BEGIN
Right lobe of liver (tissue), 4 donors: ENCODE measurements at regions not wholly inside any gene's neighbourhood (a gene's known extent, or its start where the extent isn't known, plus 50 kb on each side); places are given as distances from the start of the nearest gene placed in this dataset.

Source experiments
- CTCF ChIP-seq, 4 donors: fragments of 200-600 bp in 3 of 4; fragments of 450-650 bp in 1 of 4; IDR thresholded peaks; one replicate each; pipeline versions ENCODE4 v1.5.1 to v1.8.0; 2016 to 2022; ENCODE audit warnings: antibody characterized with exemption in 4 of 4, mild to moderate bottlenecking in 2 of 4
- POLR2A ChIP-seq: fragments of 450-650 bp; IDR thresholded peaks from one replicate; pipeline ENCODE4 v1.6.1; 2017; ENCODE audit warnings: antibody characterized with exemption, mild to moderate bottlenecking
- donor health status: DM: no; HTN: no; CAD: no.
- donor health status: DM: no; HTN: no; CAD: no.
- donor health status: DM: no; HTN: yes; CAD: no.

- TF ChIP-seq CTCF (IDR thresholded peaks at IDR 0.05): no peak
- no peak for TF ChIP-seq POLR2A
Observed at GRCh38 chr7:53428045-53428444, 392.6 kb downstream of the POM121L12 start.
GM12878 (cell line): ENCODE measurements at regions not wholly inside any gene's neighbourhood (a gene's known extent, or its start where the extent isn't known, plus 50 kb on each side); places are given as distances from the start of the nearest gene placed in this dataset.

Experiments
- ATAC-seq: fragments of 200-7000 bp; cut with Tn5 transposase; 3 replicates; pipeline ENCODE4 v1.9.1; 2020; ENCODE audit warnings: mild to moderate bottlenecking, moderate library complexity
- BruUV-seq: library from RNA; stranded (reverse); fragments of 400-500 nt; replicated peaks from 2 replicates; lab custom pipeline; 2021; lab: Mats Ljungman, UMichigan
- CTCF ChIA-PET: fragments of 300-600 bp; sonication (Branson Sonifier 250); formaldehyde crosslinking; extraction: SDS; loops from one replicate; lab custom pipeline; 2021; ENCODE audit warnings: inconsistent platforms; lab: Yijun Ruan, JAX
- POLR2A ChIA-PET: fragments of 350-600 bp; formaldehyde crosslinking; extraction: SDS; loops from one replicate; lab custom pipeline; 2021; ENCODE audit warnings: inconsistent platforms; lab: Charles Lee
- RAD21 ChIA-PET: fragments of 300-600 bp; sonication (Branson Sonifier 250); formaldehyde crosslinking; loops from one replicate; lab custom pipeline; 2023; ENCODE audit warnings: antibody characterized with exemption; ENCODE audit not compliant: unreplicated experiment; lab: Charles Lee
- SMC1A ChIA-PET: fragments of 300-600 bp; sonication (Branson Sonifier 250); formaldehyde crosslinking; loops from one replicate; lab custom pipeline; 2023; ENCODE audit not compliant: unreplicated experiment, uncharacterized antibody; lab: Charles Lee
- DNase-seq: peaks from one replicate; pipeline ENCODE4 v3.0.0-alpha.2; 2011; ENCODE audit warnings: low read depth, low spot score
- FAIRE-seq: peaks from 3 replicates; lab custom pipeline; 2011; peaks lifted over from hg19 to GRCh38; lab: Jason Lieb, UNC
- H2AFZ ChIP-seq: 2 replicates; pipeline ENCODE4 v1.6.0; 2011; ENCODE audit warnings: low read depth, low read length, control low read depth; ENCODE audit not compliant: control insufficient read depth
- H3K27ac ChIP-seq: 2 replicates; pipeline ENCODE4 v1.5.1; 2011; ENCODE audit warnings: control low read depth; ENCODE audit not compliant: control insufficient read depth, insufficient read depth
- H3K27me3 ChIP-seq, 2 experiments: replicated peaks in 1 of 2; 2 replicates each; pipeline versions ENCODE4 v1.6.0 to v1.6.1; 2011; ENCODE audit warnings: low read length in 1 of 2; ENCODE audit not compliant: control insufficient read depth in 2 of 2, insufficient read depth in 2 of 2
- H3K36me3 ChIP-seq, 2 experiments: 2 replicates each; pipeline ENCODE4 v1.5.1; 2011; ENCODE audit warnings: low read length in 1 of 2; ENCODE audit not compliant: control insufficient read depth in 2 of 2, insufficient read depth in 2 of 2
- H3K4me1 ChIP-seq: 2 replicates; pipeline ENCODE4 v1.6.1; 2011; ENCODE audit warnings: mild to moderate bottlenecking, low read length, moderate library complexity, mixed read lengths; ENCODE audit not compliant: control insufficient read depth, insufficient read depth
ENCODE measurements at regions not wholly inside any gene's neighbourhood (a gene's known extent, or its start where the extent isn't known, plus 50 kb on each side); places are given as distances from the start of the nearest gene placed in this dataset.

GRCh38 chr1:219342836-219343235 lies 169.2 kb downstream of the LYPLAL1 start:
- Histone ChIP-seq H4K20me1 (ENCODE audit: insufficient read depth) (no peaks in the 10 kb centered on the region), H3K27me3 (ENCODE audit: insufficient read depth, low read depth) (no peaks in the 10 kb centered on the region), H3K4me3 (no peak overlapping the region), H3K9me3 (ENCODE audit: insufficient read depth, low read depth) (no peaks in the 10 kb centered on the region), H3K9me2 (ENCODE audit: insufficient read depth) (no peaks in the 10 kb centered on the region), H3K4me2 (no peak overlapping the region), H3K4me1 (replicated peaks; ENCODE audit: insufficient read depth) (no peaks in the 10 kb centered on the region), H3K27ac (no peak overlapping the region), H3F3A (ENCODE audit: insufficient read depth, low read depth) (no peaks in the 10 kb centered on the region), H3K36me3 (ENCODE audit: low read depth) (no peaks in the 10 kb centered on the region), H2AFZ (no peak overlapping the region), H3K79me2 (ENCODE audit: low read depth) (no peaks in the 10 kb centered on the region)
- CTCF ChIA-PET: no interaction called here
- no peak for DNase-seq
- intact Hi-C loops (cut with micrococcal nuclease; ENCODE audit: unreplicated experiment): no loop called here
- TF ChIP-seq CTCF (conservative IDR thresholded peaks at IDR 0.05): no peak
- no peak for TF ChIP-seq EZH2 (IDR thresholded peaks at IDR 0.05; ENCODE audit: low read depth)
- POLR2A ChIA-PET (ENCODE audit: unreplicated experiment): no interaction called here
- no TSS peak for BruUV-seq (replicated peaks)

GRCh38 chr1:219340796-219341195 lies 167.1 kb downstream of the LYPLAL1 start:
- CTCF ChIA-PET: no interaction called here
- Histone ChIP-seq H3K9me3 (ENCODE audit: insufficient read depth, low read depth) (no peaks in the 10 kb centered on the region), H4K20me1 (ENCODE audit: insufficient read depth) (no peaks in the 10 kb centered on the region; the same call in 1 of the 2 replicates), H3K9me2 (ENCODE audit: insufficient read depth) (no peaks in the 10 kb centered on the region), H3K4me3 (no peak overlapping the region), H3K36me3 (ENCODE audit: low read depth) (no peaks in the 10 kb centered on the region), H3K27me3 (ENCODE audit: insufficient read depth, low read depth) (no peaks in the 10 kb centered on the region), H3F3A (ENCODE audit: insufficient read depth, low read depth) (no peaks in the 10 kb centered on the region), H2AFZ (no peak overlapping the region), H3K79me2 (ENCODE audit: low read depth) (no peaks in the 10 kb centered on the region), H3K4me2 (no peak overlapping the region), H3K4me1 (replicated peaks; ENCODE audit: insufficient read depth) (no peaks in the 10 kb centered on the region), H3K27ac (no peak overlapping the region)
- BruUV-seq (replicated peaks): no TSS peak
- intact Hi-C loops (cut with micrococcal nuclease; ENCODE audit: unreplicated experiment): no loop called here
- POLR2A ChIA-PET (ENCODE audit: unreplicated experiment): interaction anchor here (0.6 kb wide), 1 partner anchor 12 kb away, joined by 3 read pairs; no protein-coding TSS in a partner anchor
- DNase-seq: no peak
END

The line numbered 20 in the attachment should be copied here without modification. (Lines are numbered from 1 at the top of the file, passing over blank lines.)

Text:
- FAIRE-seq: peaks from 3 replicates; lab custom pipeline; 2011; peaks lifted over from hg19 to GRCh38; lab: Jason Lieb, UNC